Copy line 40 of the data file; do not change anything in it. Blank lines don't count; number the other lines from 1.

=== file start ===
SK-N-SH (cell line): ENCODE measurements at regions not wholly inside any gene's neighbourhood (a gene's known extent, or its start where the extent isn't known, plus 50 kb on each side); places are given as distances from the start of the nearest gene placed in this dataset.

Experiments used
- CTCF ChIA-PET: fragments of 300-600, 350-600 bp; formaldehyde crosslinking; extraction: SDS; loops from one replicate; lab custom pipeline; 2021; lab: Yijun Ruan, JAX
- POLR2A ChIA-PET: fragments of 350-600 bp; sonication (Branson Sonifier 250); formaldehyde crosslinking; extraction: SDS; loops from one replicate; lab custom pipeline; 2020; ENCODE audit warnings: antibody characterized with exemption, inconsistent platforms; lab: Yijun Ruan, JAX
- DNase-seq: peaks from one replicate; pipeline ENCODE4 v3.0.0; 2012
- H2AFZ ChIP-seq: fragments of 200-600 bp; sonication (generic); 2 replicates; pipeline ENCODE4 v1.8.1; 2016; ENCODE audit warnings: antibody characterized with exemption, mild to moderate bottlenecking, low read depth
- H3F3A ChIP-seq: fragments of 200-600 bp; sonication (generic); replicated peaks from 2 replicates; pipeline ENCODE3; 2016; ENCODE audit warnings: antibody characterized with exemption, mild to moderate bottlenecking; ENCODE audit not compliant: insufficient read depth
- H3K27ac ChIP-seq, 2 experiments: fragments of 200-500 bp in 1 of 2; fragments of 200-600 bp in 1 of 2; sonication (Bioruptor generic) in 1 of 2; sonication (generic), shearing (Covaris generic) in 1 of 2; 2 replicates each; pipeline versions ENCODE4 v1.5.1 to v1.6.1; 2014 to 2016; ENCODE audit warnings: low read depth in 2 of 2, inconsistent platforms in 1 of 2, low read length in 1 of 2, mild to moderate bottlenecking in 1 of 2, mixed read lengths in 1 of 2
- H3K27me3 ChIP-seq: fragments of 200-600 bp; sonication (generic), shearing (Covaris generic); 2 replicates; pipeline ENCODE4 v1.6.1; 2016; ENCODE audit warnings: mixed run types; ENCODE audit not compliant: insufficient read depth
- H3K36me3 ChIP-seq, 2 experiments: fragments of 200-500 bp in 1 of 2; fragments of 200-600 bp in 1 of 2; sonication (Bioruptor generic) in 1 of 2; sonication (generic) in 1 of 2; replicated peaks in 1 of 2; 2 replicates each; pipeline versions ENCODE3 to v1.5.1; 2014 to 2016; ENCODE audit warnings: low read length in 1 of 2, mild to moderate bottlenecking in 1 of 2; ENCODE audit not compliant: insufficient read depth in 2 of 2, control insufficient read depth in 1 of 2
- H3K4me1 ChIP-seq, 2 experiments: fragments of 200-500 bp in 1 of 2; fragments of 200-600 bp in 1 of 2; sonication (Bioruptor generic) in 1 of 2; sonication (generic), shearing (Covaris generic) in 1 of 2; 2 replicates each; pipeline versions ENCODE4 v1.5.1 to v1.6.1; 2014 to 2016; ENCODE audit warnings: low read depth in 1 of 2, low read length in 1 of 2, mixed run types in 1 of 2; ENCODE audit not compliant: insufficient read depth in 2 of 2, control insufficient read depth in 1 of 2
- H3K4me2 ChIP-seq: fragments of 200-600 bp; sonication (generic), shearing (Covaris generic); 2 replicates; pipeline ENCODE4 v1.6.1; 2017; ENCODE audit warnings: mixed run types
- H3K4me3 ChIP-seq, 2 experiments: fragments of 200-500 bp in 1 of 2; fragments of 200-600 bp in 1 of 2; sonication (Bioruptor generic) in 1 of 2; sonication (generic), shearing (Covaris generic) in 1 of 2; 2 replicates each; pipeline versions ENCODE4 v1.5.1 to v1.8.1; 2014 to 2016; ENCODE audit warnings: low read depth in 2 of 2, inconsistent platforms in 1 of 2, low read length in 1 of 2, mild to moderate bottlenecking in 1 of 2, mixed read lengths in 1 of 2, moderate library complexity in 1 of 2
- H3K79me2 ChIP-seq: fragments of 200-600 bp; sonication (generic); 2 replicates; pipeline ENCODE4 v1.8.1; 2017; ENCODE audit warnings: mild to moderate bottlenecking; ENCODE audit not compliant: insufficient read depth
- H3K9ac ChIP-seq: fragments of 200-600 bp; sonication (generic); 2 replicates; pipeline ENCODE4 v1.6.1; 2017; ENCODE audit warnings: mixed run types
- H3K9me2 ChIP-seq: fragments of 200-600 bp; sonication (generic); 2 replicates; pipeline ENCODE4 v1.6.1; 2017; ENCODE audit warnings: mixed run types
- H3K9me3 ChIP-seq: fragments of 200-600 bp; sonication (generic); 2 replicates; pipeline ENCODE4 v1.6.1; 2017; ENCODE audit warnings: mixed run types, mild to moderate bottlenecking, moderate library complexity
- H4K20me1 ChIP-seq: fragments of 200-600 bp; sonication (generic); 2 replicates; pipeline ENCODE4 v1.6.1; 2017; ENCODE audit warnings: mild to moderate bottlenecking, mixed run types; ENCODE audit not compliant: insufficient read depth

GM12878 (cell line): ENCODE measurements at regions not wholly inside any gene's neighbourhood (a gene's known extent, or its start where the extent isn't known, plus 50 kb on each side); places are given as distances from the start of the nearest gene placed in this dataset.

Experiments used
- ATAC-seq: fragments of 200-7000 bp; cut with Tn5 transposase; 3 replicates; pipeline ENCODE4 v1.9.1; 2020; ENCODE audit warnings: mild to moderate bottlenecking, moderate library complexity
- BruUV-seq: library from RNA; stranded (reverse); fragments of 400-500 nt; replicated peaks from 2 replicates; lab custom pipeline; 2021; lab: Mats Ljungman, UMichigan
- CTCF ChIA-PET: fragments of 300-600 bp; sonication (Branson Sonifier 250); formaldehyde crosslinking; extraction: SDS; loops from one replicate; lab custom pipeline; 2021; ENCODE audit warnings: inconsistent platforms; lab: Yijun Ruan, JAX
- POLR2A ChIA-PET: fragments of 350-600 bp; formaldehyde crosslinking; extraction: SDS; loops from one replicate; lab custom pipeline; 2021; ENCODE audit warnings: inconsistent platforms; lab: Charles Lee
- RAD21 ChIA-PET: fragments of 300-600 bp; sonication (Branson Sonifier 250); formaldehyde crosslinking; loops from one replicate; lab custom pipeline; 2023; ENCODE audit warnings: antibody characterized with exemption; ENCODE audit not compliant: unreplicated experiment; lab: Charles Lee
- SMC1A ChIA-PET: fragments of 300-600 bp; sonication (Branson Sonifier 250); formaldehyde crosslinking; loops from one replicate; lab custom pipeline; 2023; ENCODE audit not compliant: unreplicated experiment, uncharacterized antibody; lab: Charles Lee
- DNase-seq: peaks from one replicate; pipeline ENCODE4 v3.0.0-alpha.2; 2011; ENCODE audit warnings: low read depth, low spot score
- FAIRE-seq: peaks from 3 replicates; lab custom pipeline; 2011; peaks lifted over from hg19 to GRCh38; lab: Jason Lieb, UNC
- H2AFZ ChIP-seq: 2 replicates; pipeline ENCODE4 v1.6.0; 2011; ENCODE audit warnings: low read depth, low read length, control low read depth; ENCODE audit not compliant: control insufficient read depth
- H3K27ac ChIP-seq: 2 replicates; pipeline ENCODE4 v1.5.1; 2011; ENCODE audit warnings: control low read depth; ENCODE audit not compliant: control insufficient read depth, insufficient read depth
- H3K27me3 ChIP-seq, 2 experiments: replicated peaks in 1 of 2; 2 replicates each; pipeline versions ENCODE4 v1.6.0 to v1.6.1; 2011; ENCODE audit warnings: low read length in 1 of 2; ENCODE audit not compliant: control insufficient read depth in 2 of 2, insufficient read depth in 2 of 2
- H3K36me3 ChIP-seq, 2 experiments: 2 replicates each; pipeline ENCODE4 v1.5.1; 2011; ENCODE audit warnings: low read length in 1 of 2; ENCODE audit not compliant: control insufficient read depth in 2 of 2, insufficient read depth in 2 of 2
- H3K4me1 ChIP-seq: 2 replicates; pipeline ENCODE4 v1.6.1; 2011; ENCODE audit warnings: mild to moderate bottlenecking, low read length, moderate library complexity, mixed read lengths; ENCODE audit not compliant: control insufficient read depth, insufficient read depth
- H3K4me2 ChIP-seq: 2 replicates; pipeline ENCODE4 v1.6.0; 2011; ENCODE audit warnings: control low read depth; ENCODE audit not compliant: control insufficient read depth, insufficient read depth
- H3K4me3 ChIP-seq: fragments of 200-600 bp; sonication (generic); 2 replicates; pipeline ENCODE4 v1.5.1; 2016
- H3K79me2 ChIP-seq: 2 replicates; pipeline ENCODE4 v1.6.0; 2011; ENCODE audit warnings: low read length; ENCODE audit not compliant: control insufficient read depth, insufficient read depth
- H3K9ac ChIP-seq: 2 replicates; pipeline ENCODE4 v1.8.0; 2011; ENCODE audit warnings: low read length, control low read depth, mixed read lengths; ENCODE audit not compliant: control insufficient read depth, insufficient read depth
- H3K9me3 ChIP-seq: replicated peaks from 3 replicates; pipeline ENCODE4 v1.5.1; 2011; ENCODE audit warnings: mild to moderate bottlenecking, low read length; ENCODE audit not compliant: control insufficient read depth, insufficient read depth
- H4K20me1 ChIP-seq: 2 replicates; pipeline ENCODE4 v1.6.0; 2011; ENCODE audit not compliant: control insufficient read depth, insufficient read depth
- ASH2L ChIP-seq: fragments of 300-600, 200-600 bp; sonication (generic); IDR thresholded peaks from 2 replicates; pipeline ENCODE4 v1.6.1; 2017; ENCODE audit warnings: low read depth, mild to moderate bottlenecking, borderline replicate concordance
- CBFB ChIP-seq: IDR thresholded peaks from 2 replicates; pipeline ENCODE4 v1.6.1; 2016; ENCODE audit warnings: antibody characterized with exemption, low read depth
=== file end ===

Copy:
- ASH2L ChIP-seq: fragments of 300-600, 200-600 bp; sonication (generic); IDR thresholded peaks from 2 replicates; pipeline ENCODE4 v1.6.1; 2017; ENCODE audit warnings: low read depth, mild to moderate bottlenecking, borderline replicate concordance